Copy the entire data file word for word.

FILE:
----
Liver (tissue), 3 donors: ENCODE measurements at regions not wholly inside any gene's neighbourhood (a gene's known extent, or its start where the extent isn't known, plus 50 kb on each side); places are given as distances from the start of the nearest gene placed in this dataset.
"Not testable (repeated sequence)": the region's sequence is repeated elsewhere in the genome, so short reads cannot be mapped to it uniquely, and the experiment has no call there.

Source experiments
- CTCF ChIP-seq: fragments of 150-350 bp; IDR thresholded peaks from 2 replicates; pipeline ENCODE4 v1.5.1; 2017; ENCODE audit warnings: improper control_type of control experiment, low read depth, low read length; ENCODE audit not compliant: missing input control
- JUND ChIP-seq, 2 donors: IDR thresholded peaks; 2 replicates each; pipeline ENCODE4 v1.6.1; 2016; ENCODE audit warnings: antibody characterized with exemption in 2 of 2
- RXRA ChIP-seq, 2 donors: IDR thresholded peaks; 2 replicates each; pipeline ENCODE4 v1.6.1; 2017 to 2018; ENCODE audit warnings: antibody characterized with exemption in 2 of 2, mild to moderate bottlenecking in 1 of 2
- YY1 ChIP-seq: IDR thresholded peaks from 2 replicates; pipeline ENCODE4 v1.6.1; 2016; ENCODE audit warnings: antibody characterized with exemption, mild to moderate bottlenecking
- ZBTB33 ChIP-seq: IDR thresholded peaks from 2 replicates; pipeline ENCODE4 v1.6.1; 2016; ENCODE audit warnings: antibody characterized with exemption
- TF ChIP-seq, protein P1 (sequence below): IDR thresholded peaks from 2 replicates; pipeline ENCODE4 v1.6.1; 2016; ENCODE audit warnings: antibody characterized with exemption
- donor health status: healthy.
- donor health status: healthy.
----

Liver (tissue), 3 donors: ENCODE measurements at regions not wholly inside any gene's neighbourhood (a gene's known extent, or its start where the extent isn't known, plus 50 kb on each side); places are given as distances from the start of the nearest gene placed in this dataset.
"Not testable (repeated sequence)": the region's sequence is repeated elsewhere in the genome, so short reads cannot be mapped to it uniquely, and the experiment has no call there.

Source experiments
- CTCF ChIP-seq: fragments of 150-350 bp; IDR thresholded peaks from 2 replicates; pipeline ENCODE4 v1.5.1; 2017; ENCODE audit warnings: improper control_type of control experiment, low read depth, low read length; ENCODE audit not compliant: missing input control
- JUND ChIP-seq, 2 donors: IDR thresholded peaks; 2 replicates each; pipeline ENCODE4 v1.6.1; 2016; ENCODE audit warnings: antibody characterized with exemption in 2 of 2
- RXRA ChIP-seq, 2 donors: IDR thresholded peaks; 2 replicates each; pipeline ENCODE4 v1.6.1; 2017 to 2018; ENCODE audit warnings: antibody characterized with exemption in 2 of 2, mild to moderate bottlenecking in 1 of 2
- YY1 ChIP-seq: IDR thresholded peaks from 2 replicates; pipeline ENCODE4 v1.6.1; 2016; ENCODE audit warnings: antibody characterized with exemption, mild to moderate bottlenecking
- ZBTB33 ChIP-seq: IDR thresholded peaks from 2 replicates; pipeline ENCODE4 v1.6.1; 2016; ENCODE audit warnings: antibody characterized with exemption
- TF ChIP-seq, protein P1 (sequence below): IDR thresholded peaks from 2 replicates; pipeline ENCODE4 v1.6.1; 2016; ENCODE audit warnings: antibody characterized with exemption
- donor health status: healthy.
- donor health status: healthy.